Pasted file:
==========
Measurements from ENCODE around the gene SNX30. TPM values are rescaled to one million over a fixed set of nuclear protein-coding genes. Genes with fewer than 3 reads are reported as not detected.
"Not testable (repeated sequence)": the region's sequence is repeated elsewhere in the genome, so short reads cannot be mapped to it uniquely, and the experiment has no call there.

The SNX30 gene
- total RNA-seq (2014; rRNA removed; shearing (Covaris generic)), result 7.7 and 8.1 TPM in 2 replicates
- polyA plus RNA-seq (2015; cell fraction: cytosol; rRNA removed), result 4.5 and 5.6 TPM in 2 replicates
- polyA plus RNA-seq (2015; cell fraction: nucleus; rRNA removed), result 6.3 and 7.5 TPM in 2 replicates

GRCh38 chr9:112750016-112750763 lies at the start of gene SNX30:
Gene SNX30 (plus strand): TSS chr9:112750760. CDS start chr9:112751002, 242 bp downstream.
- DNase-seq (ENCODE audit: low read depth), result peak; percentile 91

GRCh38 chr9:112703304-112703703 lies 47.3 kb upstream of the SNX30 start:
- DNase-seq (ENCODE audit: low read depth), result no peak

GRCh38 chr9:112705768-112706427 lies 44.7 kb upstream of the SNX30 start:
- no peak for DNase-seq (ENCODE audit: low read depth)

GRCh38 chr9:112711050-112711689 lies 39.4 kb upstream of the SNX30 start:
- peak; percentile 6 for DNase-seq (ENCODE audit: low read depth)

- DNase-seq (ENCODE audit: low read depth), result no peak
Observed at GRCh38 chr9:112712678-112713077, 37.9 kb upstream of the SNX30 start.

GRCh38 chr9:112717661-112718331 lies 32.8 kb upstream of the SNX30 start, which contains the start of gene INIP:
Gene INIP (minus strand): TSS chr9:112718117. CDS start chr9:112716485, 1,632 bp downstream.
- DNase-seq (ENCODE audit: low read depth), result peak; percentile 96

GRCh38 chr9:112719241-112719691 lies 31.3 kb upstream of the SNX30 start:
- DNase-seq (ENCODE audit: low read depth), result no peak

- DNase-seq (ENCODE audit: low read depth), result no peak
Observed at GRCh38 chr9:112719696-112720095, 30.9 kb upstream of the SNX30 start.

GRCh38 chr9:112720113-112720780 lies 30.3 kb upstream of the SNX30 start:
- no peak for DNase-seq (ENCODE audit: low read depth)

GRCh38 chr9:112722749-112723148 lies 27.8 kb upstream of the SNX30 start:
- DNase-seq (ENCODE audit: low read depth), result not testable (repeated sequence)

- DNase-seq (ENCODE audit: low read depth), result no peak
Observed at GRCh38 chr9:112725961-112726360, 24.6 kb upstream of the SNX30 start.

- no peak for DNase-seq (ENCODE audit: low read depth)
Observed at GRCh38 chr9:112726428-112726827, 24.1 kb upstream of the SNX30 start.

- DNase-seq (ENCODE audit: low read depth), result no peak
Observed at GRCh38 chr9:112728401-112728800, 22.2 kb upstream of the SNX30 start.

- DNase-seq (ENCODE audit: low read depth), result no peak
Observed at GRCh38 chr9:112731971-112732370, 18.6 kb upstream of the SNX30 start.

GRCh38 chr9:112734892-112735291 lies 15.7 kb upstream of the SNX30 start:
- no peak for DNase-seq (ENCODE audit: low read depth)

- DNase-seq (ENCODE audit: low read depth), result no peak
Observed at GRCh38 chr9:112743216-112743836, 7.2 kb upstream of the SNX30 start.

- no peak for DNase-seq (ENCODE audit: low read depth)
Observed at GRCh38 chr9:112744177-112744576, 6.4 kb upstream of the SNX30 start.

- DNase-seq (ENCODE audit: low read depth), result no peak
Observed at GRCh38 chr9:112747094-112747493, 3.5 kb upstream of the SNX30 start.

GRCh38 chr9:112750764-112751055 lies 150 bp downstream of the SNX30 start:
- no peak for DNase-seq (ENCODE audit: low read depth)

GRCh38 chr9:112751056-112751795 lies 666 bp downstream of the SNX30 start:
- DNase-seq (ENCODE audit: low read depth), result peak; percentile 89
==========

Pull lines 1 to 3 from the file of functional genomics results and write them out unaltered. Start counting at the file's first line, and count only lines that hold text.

Measurements from ENCODE around the gene SNX30. TPM values are rescaled to one million over a fixed set of nuclear protein-coding genes. Genes with fewer than 3 reads are reported as not detected.
"Not testable (repeated sequence)": the region's sequence is repeated elsewhere in the genome, so short reads cannot be mapped to it uniquely, and the experiment has no call there.

The SNX30 gene